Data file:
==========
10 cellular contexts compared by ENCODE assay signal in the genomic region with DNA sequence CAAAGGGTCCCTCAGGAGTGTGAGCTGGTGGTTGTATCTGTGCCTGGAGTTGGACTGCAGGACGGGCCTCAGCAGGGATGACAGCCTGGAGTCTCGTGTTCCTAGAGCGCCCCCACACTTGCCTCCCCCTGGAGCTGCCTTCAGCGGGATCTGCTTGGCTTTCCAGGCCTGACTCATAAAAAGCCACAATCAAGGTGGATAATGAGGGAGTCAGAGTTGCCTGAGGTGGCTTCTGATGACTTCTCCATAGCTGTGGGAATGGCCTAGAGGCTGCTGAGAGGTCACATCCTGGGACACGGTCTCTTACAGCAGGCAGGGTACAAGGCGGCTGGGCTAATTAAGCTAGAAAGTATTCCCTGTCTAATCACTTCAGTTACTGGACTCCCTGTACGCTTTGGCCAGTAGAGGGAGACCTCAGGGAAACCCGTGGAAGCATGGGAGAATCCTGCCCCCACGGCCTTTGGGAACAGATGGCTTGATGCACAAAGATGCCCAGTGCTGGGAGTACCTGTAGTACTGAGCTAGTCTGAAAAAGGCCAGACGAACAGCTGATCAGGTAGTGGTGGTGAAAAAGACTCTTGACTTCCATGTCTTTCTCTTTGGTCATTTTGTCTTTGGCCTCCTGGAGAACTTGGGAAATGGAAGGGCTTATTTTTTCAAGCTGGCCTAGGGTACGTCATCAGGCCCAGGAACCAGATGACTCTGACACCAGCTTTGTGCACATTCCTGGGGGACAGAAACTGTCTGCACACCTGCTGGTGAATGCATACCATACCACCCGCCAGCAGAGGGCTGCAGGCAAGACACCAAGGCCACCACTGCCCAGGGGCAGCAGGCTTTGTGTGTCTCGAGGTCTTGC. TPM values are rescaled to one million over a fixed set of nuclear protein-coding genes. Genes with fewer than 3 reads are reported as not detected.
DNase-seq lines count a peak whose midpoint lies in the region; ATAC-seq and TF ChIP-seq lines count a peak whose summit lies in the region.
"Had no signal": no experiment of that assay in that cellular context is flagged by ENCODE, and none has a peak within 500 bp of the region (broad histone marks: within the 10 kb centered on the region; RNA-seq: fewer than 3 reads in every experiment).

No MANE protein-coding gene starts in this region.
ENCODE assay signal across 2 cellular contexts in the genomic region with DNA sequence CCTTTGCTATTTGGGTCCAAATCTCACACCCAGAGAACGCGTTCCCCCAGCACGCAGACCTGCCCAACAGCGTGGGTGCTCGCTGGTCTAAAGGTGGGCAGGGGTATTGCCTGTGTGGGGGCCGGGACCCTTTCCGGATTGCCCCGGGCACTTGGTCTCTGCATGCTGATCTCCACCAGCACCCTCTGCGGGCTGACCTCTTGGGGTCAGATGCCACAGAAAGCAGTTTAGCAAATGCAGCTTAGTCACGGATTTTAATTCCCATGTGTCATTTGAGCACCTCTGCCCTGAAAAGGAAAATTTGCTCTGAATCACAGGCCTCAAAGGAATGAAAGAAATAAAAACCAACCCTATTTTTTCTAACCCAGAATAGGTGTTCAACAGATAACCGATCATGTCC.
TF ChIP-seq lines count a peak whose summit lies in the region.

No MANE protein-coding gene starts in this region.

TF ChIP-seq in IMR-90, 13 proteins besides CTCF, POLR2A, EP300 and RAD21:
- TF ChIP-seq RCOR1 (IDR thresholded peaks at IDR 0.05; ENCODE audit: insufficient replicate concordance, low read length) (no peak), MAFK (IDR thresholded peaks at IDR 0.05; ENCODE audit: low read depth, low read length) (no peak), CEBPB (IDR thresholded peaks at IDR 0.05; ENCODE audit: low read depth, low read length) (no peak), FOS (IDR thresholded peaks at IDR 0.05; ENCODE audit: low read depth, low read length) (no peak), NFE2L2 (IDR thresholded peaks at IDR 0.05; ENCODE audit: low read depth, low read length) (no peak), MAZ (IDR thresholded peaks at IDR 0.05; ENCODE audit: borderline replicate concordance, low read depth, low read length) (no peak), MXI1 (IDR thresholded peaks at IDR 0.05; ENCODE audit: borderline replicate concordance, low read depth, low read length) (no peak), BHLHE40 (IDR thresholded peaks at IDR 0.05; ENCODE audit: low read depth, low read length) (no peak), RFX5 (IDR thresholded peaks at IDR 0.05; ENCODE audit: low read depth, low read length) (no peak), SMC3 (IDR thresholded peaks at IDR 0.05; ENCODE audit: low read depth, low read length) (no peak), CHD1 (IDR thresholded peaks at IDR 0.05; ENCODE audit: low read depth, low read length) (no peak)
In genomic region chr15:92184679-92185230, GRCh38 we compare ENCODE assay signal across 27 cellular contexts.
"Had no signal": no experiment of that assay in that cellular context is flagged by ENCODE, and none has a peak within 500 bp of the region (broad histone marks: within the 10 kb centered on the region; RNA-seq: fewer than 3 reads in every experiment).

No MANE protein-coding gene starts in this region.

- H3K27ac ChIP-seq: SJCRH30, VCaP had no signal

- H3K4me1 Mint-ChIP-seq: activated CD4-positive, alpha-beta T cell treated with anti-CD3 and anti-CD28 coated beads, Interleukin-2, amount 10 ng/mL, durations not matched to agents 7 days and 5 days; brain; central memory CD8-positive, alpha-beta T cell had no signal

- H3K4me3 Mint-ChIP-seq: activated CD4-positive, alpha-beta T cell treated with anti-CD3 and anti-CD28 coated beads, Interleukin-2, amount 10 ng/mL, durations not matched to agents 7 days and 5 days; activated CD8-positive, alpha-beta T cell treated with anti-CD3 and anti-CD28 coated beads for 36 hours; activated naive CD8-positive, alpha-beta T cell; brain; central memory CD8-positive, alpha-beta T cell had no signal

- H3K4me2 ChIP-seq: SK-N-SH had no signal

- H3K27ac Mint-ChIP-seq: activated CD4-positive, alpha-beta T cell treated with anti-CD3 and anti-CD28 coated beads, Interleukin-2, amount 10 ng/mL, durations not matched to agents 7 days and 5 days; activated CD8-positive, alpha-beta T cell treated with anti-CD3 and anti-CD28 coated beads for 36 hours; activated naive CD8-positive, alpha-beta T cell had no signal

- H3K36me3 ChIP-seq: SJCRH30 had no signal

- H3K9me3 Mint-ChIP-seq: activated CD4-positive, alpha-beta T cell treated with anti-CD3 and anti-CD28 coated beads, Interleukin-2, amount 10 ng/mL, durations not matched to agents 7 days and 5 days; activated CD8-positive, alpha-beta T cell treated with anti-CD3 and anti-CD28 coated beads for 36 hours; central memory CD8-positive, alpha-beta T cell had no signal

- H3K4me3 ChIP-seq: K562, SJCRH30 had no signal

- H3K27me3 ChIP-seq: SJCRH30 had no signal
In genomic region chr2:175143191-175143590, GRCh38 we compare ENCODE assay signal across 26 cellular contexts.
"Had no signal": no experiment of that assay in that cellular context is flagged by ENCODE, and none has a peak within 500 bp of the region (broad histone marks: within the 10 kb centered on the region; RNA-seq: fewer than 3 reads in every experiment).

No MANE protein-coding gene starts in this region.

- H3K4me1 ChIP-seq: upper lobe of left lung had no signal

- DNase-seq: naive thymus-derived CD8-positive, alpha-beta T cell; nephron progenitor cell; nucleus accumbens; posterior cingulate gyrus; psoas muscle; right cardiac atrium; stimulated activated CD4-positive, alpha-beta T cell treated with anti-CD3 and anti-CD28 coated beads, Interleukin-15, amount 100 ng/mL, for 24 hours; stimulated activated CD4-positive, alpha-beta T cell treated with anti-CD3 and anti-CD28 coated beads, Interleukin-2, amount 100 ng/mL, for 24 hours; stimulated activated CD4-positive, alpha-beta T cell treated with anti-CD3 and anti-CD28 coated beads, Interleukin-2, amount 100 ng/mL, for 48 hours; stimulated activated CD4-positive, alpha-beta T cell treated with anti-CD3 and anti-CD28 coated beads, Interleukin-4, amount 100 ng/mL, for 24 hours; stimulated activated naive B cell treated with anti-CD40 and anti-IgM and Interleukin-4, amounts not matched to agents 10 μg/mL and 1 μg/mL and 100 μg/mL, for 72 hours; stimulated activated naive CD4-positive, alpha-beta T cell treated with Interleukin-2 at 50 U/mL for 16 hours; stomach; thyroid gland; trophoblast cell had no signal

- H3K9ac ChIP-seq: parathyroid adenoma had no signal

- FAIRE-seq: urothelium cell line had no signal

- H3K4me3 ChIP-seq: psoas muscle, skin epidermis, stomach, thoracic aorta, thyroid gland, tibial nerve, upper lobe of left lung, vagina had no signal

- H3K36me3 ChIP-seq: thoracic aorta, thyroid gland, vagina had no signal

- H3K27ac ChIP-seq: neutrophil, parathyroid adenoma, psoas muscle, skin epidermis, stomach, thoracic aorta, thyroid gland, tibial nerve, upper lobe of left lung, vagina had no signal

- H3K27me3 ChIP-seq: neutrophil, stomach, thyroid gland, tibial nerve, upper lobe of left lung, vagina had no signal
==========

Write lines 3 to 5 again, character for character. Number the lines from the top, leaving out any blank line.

"Had no signal": no experiment of that assay in that cellular context is flagged by ENCODE, and none has a peak within 500 bp of the region (broad histone marks: within the 10 kb centered on the region; RNA-seq: fewer than 3 reads in every experiment).

No MANE protein-coding gene starts in this region.
ENCODE assay signal across 2 cellular contexts in the genomic region with DNA sequence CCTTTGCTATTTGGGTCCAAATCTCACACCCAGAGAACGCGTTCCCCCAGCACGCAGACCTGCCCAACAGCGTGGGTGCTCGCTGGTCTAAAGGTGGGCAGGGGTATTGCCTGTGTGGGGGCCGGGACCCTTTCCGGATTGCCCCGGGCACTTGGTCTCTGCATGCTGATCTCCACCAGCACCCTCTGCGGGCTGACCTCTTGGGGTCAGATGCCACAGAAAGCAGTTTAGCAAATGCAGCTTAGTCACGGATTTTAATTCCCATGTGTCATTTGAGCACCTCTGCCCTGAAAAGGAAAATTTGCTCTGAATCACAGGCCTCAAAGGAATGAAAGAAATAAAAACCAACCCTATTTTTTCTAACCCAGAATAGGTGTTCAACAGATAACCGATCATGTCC.